27 After this, Jesus went out and saw a tax collector by the name of Levi sitting at his tax booth. “Follow me,” Jesus said to him, 28 and Levi got up, left everything and followed him.
29 Then Levi held a great banquet for Jesus at his house, and a large crowd of tax collectors and others were eating with them. 30 But the Pharisees and the teachers of the law who belonged to their sect complained to his disciples, “Why do you eat and drink with tax collectors and sinners?”
31 Jesus answered them, “It is not the healthy who need a doctor, but the sick. 32 I have not come to call the righteous, but sinners to repentance.”

Christ never held himself better than others, but went to where they were. He considered the people that were sinning to be in need, not people that needed denouncing and shouting down. If Christ were ministering today, would he stand on the side of the Westboro Church? Or would he argue against the Westboro Church in the same way that he did against the Pharisees? Further, it's important to note that it is not only the Westboro Church that has behaved reprehensibly or spoken vilely. One only has to look through the pages of of Daily Kos or Think Progress to identify pastors and congregations that have acted and spoken shamefully.

Christ never stopped arguing his point, that sin was wrong, and what sin was. However, he never treated sinners as anything less than human beings. He sat down with them, dined with them, befriended them. He didn't shout them down, condemn them to hell or wish for them to die or burn. In truth, Christ was most likely heartbroken by everything he was surrounded by. Agree with all of what he considered sin or not, Christ was foremost motivated by love, not hate. It was why he could be intolerant enough to discuss sin and the need for change, but tolerant enough to share dinner with them and respect them as human beings. That is the delicate line that the church has begun to snap week after week.

Which brings us to a final point, and a short one considering all that has been written. What good does it do to legislate a person's behavior? This is a question specific to those who believe in Christ, because it pertains specifically to how they address those around them. Christ treated others with love, dignity and respect. He argued against behavior he felt was wrong, but not by treating others as less than human. How then can the church claim to be doing this, while simultaneously asking others to play by morality rules that are not their own?

The decision to abort is a woman's, personal and sometimes very painful. However, it's her choice. Two homosexuals that love each other, unable to have visiting rights or to share medical coverage, are forced into painful decisions. The church, by imposing its view of morality on others, thus intrudes onto critical choices that are not its own to make. The very act of doing so dehumanizes the subjects, because it reduces them to political objects, rather than human beings making very human decisions. In truth, if God's command is for people to avoid homosexuality, then legislating that homosexuals not marry does nothing to actually address the issue. It doesn't mean there are less homosexuals, and it doesn't mean that somehow there is less sin. If abortions are illegalized, women will still get them. Erasing something from the public face does not erase the thing. Worse, it dehumanizes those involved, and forces even more awful consequences for them. It reduces humans to less than humans.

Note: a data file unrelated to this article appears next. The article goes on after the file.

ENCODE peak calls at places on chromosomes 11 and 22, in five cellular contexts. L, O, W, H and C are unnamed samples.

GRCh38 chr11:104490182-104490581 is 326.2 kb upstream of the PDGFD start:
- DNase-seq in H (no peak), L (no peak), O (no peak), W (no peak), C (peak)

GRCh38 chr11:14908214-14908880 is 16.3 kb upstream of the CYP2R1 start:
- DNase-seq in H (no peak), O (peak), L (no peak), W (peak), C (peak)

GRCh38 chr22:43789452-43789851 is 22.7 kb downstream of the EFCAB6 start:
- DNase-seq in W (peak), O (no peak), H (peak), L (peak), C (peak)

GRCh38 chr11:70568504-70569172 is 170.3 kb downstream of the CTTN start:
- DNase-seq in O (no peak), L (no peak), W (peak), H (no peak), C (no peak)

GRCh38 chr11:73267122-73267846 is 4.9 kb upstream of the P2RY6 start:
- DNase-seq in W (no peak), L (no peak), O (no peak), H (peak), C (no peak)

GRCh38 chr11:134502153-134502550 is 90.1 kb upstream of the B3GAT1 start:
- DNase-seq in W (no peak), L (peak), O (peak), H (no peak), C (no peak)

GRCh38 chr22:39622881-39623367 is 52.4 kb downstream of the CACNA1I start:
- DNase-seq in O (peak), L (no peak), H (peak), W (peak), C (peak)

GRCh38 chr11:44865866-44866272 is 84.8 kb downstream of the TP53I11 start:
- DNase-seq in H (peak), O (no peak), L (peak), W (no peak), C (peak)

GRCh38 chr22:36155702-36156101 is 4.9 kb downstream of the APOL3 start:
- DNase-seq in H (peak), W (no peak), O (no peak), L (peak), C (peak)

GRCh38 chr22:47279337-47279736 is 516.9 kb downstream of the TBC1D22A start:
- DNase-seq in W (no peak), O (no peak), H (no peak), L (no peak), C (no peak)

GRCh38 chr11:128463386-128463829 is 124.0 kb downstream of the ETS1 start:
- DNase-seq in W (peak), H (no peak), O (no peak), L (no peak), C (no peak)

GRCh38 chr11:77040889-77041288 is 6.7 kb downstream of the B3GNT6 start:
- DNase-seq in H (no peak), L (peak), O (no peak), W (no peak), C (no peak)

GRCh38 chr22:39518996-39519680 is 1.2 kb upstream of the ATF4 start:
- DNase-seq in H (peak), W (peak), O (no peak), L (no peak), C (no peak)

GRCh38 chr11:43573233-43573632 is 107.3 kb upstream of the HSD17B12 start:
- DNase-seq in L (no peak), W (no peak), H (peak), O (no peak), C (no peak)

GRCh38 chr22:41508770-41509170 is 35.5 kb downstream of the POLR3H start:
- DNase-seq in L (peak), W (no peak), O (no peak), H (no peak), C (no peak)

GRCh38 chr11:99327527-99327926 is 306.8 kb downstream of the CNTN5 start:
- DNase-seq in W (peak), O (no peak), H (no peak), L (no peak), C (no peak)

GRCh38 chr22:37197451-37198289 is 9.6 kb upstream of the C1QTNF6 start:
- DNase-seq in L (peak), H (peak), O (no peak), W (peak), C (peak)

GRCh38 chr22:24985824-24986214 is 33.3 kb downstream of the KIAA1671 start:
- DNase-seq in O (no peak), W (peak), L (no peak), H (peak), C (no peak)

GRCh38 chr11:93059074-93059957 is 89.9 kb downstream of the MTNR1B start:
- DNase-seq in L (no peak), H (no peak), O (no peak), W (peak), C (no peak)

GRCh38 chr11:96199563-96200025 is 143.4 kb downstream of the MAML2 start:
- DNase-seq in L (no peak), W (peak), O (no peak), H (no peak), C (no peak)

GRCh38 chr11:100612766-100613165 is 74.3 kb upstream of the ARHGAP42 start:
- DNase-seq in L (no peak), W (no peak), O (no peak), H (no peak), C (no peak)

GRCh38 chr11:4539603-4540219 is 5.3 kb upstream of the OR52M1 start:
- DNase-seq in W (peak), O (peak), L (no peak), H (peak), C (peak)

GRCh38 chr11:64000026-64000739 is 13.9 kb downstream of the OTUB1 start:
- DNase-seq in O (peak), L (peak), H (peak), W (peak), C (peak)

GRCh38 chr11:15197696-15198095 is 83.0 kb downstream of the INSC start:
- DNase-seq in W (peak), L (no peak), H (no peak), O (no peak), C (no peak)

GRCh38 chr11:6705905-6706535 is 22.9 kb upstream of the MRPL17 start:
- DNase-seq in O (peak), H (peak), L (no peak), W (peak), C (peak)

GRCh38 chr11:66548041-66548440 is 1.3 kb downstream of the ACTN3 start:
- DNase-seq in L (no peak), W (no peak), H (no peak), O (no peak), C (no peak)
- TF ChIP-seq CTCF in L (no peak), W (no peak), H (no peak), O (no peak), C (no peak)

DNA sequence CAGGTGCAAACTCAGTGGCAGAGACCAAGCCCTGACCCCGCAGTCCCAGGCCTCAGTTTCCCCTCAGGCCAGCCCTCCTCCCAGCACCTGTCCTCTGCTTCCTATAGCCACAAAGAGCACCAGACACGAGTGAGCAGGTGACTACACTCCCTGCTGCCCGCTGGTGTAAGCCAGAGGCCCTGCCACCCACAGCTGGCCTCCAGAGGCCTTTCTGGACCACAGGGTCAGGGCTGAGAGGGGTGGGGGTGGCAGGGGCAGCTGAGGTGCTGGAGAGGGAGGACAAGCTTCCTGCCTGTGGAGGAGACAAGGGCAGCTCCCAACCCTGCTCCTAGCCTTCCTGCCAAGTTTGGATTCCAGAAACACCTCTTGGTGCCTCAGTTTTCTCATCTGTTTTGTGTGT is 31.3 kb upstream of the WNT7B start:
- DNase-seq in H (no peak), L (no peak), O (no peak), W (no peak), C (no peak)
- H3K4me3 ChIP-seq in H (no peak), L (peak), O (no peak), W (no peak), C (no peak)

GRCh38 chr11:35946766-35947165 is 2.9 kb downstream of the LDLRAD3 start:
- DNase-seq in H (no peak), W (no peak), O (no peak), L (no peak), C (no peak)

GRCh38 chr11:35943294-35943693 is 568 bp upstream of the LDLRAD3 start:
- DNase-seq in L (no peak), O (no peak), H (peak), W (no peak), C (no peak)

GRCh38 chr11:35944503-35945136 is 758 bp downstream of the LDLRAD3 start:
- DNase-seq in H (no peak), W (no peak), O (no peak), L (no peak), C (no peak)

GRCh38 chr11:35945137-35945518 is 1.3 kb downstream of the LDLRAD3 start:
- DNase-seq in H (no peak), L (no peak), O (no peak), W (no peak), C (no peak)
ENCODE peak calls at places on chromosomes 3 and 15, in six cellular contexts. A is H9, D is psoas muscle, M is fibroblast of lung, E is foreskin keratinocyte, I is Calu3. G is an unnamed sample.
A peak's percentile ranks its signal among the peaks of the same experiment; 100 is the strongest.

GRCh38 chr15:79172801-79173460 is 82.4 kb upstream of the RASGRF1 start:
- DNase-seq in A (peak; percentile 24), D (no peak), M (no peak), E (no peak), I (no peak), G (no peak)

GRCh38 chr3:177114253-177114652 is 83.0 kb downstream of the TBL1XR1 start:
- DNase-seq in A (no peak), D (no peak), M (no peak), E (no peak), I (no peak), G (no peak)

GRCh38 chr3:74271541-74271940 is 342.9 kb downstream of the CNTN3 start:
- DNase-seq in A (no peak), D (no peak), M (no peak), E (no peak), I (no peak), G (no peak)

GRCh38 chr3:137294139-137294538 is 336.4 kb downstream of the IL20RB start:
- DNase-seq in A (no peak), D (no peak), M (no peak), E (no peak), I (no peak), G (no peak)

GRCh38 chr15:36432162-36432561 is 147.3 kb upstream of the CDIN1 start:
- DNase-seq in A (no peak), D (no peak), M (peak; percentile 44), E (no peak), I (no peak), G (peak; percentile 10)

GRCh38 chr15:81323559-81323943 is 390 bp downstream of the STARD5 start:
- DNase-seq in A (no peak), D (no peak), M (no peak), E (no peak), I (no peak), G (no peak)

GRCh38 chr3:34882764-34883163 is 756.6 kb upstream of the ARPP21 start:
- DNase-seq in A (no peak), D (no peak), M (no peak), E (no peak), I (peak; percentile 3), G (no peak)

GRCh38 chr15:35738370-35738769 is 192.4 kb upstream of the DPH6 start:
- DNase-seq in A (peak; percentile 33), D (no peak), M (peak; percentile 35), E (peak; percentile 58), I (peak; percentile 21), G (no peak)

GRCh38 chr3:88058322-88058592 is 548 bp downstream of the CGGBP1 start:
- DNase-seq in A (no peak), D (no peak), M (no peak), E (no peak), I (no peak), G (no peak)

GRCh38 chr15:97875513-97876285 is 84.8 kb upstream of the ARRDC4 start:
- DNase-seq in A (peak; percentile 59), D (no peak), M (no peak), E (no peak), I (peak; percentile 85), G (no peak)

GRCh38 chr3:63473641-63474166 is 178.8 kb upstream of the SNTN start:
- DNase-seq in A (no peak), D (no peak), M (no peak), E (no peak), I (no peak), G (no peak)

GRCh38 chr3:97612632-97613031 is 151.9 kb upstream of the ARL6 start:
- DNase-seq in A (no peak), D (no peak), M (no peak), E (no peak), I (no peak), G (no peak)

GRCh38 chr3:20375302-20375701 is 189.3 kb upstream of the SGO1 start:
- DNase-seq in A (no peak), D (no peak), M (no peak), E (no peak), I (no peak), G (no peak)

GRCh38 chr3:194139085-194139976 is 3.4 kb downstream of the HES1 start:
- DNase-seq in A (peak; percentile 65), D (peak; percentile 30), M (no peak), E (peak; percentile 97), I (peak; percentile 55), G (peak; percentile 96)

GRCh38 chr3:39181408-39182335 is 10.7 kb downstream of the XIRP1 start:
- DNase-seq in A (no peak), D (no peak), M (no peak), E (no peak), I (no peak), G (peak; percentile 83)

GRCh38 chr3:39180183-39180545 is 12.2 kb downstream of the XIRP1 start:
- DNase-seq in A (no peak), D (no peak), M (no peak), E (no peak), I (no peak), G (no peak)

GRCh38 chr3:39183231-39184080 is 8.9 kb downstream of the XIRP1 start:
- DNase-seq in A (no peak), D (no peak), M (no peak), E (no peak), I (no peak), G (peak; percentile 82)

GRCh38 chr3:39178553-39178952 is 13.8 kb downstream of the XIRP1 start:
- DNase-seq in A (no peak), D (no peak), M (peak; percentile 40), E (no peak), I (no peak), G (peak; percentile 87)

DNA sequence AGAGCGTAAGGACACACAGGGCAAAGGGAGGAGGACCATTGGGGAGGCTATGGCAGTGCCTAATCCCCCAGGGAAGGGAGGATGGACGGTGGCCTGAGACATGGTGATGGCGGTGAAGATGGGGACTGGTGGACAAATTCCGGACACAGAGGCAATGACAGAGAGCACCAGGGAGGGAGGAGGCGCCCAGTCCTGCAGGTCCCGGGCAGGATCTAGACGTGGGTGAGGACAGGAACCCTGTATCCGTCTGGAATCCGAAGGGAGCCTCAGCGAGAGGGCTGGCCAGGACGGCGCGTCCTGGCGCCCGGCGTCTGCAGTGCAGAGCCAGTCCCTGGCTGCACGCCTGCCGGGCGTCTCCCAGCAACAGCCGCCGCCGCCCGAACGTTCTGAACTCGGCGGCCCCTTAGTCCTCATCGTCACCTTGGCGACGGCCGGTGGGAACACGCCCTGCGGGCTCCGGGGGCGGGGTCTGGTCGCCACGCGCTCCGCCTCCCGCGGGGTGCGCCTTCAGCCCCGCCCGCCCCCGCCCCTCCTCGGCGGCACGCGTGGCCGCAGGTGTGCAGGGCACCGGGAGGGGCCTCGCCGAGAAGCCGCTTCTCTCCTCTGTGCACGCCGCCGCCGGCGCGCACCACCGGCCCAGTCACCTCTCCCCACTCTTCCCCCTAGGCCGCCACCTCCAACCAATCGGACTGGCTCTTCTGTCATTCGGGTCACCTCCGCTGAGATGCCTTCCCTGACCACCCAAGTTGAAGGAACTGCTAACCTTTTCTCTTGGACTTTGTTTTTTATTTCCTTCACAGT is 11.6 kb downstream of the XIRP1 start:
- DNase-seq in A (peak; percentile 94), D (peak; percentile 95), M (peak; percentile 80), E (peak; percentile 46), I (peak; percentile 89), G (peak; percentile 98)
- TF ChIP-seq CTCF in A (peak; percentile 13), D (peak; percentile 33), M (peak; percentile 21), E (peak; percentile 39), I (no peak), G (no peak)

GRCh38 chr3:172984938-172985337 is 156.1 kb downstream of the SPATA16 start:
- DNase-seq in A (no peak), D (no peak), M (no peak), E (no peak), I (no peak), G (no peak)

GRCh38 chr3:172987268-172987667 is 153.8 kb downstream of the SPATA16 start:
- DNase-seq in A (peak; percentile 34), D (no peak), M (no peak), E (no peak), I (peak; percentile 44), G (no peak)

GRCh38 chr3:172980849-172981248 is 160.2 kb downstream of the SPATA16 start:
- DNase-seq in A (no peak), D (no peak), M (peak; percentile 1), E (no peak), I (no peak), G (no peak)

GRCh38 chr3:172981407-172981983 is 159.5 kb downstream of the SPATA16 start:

The question for the church, then, becomes this: If you were shouted at, denigrated, and forced to comply to a morality that is not your own via political action, would you be willing to come to the side of those who had insulted and oppressed you?

In truth, the only sensible answer is no. If the church's utmost responsibility is caring for the souls of the people, then it does itself the most harm by enforcing its view points on those who disagree, or denigrating them with insults. Even more than a matter of strategy in its attempts to share its views with the world, the church is called by the very pattern of its founder, Christ, to be loving and kind in its dealings with the people it interacts with. If its member can't share its views with others in a way that demonstrates love, then it shouldn't share them at all. A pastor's role isn't to tell his congregation just how bad the world outside the church is, but to tell his congregation to show love to those outside those walls in order to show the merits of the church. Of course there are times when correction of church members needs to take place, but, speaking Biblically, this was most typically handled privately between the individuals the matter concerned. This was done specifically to avoid demonizing and ostracizing people. More rare was the church wide admonishment that needed to occur. Yet in all of its dealings with non-believers, the church was given an example by Christ to show its merits by examples of love first, and then by words and tenets. Simply speaking, there is no other way to show others of your merit.

Perhaps for all these reasons, the church's involvement in politics has done most to get it off track. Politics is war, when following Christ should be about love. The church shouldn't agree with everyone on every point, or it no longer is what it claims to follow. Likewise, it no longer is what it claims to follow when it becomes involved in hate mongering. It is a delicate line that the church has to learn to walk.

My purpose in these writings is, of course, NOT to attempt to reconcile all views on all things. People will forever find things about the Bible they do not like, and Christians will always find things about other societies or customs they can't agree to. However, I think it's important to find the common threads between these views, because I can't imagine Christ wanted to establish a church whose reputation was one of greed or hatred. It is likewise unfortunate that the loudest are the most visible, and the loudest are often the most angry or dissatisfied. This does not mean there are not, likewise, a large number of Christians who are uncomfortable with exploitative and discriminating policies. At any rate, this was written with a positive outlook and a hope to bridge some gaps. Thanks.